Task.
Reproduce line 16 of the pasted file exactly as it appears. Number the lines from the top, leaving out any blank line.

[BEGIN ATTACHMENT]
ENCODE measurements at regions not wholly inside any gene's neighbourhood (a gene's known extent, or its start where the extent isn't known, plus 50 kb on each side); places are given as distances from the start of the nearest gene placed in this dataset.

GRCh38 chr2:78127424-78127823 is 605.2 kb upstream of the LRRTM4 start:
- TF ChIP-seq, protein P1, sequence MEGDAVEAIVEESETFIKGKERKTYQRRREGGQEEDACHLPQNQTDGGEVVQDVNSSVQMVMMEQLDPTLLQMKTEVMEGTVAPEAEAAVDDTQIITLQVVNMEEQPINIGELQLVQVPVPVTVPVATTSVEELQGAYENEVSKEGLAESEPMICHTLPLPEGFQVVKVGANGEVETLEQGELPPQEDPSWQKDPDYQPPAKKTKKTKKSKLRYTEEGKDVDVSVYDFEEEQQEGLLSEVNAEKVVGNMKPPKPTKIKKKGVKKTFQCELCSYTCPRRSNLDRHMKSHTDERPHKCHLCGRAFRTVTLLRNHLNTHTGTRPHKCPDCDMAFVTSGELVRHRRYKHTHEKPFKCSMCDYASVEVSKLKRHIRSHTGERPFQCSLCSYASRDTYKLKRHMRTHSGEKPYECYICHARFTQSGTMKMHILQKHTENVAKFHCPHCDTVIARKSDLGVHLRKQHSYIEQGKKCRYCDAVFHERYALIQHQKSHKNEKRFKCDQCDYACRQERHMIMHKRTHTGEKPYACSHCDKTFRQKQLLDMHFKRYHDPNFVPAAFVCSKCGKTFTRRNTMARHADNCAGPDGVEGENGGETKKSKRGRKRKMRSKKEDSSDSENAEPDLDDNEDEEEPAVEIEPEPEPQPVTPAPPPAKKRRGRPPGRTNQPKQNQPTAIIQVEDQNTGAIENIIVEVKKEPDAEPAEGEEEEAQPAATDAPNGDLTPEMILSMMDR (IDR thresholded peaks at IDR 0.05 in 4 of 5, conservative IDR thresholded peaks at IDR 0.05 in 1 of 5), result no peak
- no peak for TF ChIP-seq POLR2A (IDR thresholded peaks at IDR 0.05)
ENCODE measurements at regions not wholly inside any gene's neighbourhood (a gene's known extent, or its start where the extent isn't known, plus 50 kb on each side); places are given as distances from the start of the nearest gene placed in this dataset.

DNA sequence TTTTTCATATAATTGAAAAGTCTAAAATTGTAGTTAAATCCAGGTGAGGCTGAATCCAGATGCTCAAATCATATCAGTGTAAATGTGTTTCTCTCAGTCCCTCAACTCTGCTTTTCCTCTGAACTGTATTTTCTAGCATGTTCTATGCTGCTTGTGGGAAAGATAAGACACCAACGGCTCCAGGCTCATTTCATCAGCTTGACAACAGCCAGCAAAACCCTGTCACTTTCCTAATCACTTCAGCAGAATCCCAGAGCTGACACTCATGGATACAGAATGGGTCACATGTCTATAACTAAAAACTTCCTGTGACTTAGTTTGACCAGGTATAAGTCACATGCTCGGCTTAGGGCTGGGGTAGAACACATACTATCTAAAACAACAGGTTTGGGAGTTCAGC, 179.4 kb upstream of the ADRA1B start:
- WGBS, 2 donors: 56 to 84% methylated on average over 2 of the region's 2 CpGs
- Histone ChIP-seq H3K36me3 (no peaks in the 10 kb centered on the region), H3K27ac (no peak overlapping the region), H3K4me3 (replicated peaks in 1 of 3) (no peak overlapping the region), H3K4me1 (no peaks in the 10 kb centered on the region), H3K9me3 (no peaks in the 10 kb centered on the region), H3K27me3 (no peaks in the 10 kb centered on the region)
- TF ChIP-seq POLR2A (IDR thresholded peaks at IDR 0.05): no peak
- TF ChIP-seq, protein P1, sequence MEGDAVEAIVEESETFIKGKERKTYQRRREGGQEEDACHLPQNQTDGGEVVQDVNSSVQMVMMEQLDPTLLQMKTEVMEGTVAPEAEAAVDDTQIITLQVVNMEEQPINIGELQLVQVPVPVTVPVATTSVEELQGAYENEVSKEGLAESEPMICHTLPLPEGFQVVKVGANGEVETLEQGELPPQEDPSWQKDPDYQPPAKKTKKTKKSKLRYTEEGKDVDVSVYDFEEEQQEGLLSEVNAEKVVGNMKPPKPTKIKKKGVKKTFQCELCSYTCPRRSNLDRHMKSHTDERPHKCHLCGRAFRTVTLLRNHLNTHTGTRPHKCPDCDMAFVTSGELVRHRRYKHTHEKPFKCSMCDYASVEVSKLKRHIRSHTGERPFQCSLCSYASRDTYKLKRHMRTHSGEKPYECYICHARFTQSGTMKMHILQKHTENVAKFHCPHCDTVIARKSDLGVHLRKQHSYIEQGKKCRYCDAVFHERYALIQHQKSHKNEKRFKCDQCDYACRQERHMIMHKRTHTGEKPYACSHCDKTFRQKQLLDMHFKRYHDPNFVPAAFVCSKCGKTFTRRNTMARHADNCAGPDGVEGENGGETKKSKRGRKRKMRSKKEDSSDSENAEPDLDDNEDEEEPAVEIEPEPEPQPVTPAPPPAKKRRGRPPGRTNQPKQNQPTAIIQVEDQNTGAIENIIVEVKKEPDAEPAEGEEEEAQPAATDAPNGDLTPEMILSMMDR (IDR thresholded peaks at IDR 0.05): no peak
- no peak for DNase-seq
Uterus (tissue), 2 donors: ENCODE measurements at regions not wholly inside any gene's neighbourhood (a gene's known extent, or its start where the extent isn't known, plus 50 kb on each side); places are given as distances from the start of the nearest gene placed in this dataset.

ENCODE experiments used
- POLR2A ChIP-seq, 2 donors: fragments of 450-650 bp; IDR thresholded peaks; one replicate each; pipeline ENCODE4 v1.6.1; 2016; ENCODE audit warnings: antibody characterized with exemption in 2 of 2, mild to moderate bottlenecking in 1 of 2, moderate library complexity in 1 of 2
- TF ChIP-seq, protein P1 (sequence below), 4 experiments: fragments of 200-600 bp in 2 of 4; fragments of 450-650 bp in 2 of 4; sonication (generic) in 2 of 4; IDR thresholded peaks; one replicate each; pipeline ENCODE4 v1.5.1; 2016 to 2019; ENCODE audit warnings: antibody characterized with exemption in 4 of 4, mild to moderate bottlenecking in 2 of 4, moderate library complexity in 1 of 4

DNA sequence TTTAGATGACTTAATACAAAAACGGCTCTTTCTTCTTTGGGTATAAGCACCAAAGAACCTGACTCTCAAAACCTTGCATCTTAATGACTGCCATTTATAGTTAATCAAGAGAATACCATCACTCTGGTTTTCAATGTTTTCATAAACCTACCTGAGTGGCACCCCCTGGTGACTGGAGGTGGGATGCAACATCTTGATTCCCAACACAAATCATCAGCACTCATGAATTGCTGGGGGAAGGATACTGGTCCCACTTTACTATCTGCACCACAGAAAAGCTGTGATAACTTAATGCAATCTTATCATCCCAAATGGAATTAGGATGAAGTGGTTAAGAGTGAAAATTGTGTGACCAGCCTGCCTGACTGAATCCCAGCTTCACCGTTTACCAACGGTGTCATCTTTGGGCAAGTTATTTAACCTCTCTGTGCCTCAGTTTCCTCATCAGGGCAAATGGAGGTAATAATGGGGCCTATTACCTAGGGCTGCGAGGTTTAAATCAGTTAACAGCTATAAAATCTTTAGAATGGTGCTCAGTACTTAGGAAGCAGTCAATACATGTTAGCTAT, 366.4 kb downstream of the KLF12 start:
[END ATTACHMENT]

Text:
DNA sequence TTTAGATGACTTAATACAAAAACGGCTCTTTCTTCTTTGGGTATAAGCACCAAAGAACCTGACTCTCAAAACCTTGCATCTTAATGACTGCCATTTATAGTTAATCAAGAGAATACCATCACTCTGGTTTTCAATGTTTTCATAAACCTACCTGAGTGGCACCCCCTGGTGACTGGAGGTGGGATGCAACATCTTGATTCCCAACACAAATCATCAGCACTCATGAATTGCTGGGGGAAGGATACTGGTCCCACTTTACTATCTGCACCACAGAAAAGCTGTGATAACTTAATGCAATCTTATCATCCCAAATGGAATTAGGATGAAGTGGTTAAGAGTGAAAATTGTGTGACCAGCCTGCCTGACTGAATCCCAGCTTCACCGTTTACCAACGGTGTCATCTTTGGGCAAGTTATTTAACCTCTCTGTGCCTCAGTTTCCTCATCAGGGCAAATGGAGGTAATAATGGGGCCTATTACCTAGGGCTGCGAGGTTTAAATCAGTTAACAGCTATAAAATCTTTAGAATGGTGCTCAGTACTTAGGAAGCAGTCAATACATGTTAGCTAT, 366.4 kb downstream of the KLF12 start: